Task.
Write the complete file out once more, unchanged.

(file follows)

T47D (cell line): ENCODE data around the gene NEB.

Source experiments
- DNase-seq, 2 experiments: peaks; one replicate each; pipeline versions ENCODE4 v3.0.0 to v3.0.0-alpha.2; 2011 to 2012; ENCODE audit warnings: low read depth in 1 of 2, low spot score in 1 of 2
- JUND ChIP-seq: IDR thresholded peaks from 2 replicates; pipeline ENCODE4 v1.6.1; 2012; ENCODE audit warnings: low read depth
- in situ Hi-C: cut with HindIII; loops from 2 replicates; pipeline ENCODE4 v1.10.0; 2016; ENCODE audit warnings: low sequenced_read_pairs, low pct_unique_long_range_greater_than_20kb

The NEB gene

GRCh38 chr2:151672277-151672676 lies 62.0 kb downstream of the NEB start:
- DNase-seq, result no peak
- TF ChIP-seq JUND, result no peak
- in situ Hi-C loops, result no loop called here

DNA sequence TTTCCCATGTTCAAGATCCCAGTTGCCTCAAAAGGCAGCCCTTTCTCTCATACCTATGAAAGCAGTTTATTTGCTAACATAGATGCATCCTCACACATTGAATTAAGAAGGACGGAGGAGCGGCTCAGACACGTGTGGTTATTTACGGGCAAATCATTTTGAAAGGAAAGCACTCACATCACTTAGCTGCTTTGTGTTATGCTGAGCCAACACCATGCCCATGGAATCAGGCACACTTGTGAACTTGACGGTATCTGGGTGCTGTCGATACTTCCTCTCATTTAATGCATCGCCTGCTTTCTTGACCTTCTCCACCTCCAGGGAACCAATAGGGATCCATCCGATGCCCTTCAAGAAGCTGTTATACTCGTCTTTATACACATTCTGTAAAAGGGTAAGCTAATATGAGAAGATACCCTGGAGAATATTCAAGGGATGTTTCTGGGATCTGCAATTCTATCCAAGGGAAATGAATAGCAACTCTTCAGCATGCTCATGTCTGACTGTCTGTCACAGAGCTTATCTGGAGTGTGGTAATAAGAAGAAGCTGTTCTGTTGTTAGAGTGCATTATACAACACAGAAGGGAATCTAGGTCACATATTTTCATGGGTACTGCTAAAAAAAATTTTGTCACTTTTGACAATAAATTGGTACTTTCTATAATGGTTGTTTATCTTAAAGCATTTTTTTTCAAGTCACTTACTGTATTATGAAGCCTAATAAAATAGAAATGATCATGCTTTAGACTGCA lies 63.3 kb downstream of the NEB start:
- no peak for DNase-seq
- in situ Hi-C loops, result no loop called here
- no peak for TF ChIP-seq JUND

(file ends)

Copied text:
T47D (cell line): ENCODE data around the gene NEB.

Source experiments
- DNase-seq, 2 experiments: peaks; one replicate each; pipeline versions ENCODE4 v3.0.0 to v3.0.0-alpha.2; 2011 to 2012; ENCODE audit warnings: low read depth in 1 of 2, low spot score in 1 of 2
- JUND ChIP-seq: IDR thresholded peaks from 2 replicates; pipeline ENCODE4 v1.6.1; 2012; ENCODE audit warnings: low read depth
- in situ Hi-C: cut with HindIII; loops from 2 replicates; pipeline ENCODE4 v1.10.0; 2016; ENCODE audit warnings: low sequenced_read_pairs, low pct_unique_long_range_greater_than_20kb

The NEB gene

GRCh38 chr2:151672277-151672676 lies 62.0 kb downstream of the NEB start:
- DNase-seq, result no peak
- TF ChIP-seq JUND, result no peak
- in situ Hi-C loops, result no loop called here

DNA sequence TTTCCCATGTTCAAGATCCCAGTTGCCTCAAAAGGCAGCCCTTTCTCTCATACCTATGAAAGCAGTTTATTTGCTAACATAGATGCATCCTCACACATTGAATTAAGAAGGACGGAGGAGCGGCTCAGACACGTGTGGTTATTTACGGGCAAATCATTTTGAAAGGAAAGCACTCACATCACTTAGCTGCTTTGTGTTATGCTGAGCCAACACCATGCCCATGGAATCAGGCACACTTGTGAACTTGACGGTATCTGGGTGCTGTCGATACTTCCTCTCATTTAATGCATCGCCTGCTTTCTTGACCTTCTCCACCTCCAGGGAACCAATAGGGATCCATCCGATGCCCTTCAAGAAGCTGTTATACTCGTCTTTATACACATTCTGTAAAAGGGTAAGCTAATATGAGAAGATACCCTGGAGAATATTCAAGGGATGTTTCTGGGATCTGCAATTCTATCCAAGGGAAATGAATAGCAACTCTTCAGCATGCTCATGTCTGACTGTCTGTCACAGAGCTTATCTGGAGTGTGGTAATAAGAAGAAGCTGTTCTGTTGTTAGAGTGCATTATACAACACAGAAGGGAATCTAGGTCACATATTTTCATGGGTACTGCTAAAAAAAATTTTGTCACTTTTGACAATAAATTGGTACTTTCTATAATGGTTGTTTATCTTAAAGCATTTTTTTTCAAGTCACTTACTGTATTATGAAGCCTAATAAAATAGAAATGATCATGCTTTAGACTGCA lies 63.3 kb downstream of the NEB start:
- no peak for DNase-seq
- in situ Hi-C loops, result no loop called here
- no peak for TF ChIP-seq JUND